Nagasaki (長崎) or “Long Cape” was Japan’s second oldest port open to foreign trade (after Hirado) and the only Japanese port permitted by the Tokugawa shogunate between 1639 and 1859 when all other ports were closed.
It has played a prominent role in foreign trade relations and was the Hidden Christian Sites in Japan.
By the 1600s, tensions had risen to such a state that the Portuguese were expelled, along with the Protestant English; trade was then restricted to the Dutch and, to a lesser degree, the Chinese and Koreans.
Over the next 200 years, as the rest of Japan was closed to the West, Nagasaki became a centre for information on Western technology and science.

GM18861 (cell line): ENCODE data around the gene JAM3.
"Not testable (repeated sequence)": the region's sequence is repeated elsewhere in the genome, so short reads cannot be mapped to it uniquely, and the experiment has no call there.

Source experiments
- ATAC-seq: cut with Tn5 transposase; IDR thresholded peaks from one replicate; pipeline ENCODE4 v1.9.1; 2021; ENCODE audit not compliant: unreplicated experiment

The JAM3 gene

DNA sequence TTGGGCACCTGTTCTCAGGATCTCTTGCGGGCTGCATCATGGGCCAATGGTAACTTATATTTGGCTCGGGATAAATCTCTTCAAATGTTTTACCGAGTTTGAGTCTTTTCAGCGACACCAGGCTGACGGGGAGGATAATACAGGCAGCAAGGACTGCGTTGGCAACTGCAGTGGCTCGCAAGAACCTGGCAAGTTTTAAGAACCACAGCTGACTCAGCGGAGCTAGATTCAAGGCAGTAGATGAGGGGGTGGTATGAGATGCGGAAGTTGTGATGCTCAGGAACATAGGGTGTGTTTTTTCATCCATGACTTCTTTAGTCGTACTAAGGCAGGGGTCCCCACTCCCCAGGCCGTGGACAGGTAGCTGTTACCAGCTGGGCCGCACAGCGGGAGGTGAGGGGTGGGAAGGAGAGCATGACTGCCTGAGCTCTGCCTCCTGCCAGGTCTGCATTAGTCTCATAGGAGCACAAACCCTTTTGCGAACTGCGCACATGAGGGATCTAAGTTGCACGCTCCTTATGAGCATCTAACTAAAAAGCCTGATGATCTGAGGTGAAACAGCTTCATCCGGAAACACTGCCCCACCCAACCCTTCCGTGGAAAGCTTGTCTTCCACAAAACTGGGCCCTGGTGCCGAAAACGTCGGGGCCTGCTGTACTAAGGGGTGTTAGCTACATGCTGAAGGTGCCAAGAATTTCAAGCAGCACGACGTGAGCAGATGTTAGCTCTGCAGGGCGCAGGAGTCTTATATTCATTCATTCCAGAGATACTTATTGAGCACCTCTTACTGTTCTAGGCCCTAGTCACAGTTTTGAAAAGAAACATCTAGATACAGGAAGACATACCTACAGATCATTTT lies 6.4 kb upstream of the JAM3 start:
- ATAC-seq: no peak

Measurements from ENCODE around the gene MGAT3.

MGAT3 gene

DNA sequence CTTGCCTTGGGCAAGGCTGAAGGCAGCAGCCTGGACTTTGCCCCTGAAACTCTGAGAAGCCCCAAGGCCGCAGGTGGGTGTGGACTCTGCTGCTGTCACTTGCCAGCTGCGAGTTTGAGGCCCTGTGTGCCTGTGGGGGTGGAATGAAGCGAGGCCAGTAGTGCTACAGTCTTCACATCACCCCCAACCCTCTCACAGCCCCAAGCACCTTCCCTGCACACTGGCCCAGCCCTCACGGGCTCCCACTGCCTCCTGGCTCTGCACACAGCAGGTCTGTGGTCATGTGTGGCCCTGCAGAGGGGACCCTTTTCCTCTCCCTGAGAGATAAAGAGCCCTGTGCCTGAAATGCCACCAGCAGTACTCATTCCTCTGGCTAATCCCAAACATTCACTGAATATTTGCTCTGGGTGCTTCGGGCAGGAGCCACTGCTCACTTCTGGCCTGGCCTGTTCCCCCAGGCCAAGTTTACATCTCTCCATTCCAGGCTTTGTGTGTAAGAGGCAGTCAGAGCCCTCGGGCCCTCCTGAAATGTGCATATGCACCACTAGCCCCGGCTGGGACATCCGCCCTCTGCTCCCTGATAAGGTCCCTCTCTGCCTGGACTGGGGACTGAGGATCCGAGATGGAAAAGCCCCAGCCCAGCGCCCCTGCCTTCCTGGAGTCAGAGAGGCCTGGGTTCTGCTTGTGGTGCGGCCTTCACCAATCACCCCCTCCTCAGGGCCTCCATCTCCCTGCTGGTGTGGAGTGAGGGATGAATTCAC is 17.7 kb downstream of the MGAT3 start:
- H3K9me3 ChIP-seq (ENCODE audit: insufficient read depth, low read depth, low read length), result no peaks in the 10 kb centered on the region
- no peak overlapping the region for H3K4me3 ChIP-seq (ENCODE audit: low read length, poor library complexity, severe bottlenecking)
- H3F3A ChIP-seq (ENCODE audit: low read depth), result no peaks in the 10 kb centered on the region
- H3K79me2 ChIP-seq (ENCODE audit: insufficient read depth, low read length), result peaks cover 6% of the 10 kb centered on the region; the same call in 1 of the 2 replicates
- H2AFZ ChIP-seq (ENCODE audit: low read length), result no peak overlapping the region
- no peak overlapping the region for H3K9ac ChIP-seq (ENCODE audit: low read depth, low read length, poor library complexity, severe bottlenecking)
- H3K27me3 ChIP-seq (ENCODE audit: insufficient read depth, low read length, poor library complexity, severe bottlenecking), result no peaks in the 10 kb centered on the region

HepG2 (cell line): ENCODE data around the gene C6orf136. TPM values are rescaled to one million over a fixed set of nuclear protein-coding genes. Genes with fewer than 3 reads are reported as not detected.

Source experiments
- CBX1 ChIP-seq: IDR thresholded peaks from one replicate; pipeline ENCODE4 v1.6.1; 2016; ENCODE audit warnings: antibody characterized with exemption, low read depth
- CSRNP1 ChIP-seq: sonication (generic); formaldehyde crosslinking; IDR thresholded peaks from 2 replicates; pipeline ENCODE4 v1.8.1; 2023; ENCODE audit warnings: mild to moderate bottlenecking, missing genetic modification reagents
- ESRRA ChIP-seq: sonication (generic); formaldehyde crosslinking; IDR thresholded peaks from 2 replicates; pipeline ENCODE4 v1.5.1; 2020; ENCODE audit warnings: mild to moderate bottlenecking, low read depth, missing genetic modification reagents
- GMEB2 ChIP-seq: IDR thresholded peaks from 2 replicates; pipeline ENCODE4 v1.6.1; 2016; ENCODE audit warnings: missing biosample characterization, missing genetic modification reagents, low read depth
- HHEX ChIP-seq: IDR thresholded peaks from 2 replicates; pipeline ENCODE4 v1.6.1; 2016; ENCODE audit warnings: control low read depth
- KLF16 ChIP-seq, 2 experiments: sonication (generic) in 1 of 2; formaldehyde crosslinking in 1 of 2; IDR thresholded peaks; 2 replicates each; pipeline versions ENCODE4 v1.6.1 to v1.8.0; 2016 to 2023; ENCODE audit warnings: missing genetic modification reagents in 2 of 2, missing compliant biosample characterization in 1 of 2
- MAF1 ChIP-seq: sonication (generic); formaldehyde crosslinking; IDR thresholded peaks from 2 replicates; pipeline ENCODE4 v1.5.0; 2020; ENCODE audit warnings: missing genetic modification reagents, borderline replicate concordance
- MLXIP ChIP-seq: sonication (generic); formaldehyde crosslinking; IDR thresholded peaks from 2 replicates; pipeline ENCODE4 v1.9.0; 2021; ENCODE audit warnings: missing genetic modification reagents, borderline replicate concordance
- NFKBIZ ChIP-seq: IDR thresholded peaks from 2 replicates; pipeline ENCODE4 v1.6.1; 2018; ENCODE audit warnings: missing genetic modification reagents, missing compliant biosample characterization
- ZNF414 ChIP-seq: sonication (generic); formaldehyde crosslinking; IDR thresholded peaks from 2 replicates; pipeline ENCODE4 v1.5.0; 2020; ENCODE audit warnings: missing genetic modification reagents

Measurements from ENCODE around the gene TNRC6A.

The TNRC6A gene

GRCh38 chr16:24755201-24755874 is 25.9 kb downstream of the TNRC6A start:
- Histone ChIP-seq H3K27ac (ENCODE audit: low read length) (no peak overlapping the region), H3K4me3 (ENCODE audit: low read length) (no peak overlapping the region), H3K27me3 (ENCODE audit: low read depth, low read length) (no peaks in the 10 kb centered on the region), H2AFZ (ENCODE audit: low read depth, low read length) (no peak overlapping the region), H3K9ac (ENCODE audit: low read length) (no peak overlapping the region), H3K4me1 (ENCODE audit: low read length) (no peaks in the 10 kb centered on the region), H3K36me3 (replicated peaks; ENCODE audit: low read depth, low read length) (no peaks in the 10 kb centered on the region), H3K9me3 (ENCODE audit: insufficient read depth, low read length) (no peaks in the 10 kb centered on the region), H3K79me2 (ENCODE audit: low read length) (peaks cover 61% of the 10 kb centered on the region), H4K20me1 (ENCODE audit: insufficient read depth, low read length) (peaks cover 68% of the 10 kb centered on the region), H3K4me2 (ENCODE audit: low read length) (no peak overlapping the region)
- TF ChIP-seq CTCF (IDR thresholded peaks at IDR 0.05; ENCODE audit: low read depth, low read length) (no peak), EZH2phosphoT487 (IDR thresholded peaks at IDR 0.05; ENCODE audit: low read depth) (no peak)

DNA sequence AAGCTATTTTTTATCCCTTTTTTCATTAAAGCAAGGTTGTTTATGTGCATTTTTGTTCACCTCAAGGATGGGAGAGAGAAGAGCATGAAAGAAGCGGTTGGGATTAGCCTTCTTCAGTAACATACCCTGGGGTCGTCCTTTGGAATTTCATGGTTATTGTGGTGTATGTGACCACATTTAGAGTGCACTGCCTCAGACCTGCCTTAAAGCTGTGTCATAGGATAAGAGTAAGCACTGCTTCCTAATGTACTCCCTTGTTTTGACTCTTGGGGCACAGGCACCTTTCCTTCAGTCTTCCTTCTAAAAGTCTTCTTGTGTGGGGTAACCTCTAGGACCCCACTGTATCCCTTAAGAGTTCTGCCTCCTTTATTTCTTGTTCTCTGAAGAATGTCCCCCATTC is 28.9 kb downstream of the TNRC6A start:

In the early 20th century the city became a major shipbuilding centre; it was this industry that led to Nagasaki’s being chosen as a target for the second atomic bomb dropped on Japan by the United States in World War II.
The bomb was dropped on August 9, 1945, and destroyed the innermost portion of Nagasaki; between 60,000 and 80,000 persons were killed.
Nagasaki’s mission today is to send a message of peace and harmony to the world.